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How MEPs Are Planning To Protect Jobs And Generate €400 Billion In Investment For The Entire Bloc, Including Malta

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MEPs have officially adopted the InvestEU programme to mobilise private and public investment, aiming to generate approximately €400 billion in additional investment. But it’s not the only item on the agenda, with the EU spearheading legislation to safeguard youth employment.

The scheme forms part of the €750 billion Next Generation EU – the official recovery package designed for a sustainable and green recovery from COVID-19 in the EU.

Currently, €26 billion have been set aside in the EU budget as a guaranteed amount of the programme to kickstart the six-year investment plan across member states from 2021 to 2027.

InvestEU has been designed to support strategic investments in the pharmaceutical and medical supplies industries as well as the information and communication sectors crucial in the EU. Yet, in light of the grave economic strain that the pandemic is having on all EU countries, the programme will support SMEs negatively affected by the pandemic to help them recover.

In the long-term, InvestEU will not only promote recovery post-pandemic yet also put green growth, employment and well-being across Europe as the main priority.

For Malta, this will mean encouraging a shift towards sustainable projects that can prove a positive impact on the climate, environment and society. It will also allow us to adhere to the EU’s commitments towards spending at least 30% of EU budget funds on reaching climate goals by 2027.

This may lead to a huge change in the types of projects being approved in Malta if EU funding is to be acquired. Whilst it of course does not guarantee that more controversial projects will no longer be approved, it may help encourage a greener and sustainable development plan for Malta by growing pressure from investors.

However, it will not just help businesses – it will also help further support other programmes grappling with unemployment.

 

When it comes to youth unemployment specifically, there is a growing concern that a similar impact on employed young people faced with the financial crisis may repeat or be worse with COVID-19.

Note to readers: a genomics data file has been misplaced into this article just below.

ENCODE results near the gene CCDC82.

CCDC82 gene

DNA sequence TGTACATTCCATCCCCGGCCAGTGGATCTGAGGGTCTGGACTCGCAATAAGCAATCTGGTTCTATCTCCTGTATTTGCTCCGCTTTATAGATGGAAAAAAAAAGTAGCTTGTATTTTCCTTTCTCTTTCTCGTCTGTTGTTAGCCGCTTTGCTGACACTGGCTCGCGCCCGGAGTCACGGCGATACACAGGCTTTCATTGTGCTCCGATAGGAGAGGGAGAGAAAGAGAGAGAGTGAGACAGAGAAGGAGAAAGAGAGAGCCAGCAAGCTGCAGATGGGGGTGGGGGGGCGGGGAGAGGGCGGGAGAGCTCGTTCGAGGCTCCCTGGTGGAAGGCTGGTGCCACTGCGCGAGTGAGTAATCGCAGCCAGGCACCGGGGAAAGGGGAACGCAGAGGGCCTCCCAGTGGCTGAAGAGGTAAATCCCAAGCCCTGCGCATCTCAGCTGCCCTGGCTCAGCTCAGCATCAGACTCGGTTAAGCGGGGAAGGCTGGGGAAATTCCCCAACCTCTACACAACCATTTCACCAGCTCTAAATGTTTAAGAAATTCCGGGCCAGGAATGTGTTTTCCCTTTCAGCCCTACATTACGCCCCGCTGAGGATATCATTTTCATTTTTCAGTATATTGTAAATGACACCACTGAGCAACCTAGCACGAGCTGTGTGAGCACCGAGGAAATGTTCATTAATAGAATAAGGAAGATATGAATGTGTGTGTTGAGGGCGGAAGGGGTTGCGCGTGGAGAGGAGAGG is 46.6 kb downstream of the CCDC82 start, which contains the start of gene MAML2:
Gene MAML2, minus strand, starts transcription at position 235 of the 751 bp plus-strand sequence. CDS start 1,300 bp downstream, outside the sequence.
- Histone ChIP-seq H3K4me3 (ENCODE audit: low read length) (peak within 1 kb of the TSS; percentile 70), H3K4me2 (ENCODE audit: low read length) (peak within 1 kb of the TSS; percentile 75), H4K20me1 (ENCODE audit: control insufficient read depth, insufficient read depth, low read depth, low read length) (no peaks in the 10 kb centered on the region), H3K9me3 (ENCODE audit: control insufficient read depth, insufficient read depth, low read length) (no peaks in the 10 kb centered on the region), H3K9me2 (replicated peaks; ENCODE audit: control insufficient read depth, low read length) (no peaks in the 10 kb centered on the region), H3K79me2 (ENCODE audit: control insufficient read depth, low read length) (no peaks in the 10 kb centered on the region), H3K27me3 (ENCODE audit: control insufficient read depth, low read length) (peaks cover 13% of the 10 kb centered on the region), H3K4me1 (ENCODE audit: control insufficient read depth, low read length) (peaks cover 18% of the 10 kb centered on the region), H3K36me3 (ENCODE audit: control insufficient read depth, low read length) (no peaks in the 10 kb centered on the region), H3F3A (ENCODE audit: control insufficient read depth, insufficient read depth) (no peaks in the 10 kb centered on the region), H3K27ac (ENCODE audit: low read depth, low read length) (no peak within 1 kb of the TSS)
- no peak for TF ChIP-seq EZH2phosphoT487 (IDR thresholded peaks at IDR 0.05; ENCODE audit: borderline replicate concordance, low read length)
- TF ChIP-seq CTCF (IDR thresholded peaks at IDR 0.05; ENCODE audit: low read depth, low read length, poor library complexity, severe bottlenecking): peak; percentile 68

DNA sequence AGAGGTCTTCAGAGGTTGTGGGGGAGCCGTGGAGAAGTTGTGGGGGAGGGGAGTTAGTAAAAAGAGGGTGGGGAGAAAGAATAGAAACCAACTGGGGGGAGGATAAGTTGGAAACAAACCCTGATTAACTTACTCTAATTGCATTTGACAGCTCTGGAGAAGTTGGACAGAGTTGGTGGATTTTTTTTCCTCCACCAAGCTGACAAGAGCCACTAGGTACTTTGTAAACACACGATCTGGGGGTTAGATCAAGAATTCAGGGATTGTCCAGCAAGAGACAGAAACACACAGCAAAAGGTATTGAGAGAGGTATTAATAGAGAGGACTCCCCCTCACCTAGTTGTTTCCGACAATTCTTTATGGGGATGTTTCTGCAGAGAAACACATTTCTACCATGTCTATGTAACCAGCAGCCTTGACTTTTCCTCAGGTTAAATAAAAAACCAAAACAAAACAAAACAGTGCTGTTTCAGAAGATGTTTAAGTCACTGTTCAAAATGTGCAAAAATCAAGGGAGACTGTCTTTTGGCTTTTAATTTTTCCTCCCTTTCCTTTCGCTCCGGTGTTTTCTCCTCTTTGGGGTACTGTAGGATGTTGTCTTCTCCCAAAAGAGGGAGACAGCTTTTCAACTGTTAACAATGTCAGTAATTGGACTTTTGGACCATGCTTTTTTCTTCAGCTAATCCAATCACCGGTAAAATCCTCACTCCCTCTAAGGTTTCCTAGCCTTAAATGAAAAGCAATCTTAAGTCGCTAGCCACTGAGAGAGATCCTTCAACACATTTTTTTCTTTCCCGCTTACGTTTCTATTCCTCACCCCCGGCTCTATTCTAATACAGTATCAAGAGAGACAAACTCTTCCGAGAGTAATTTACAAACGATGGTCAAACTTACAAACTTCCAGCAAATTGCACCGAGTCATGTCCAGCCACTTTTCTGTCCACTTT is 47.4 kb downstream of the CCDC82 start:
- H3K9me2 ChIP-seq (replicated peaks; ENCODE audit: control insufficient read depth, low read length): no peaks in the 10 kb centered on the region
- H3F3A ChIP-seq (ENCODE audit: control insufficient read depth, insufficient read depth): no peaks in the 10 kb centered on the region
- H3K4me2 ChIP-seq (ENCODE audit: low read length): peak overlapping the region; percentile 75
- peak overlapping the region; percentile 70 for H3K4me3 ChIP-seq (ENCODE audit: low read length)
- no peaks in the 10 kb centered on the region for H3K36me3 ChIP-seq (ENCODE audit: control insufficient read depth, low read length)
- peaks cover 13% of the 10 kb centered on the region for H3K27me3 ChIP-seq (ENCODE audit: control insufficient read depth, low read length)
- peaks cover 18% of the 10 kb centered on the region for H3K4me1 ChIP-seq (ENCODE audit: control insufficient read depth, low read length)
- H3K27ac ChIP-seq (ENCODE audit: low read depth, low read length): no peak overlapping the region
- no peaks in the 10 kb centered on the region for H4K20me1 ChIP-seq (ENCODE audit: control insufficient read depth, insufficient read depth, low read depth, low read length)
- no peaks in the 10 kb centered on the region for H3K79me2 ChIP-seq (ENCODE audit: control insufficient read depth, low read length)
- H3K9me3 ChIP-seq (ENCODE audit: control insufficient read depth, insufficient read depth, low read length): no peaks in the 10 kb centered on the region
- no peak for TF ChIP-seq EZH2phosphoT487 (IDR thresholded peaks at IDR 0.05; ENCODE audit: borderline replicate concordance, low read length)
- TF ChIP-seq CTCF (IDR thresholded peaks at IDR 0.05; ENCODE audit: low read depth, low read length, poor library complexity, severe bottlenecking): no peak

Already around 3.1 million people between the ages of 15-24 are unemployed.

This number consists of those who are not in education, employment or training of any kind, and thus are effectively ‘inactive’. When it comes to those actively looking for jobs and are aged between 15-29 however, the number is a staggering 9.6 million.

EU Commissioner for Employment and Social Rights, Nicolas Schmit, has called for preventing another lost generation.

“We are just coming out of a period where we had a lost generation due to the financial and then an economic crisis,” he says, adding “We have to prevent the new lost generation.”

Malta is currently noted as having 9.8% youth unemployment in 2020 compared with 7.8% in 2019. When compared to other EU countries, Malta’s unemployment remains low even amongst youths.

Yet, with COVID-19 still raging across the island and new restrictions being implemented recently, Malta has essentially come full circle to how we were grappling with the pandemic in March 2020 – yet now it is only worsened.

As such, unemployment rates amongst youths (and people in general) could spike even further as businesses are forced to either lay off workers or shut down entirely.

Whilst the InvestEU programme will potentially help these businesses survive, alongside other schemes introduced by the Maltese government – there are no proper guarantees for workers being laid off or ways for new workers to enter the job market.

The European Commission has introduced the Youth Employment Support Programme (YES) to provide an investment of at least €22 billion over the next seven years to get young people into the job market. It follows similar schemes that Jobsplus in Malta is also a part of.

Such schemes allow young people to either re-enter education to complete it, or to get proper training and work experience in an industry they are interested in joining.

As the EU continues to fight the pandemic, only time will tell how great the economic and social recoveries from the pandemic will need to be. Nevertheless, continued investments to safeguard businesses, workers and those trying to enter the job market are a step in the right direction.

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This article is part of a content series called Ewropej. This is a multi-newsroom initiative part-funded by the European Parliament to bring the work of the EP closer to the citizens of Malta and keep them informed about matters that affect their daily lives. This article reflects only the author’s view. The European Parliament is not responsible for any use that may be made of the information it contains.

How do you feel Malta can best prevent youth unemployment? Let us know in the comments

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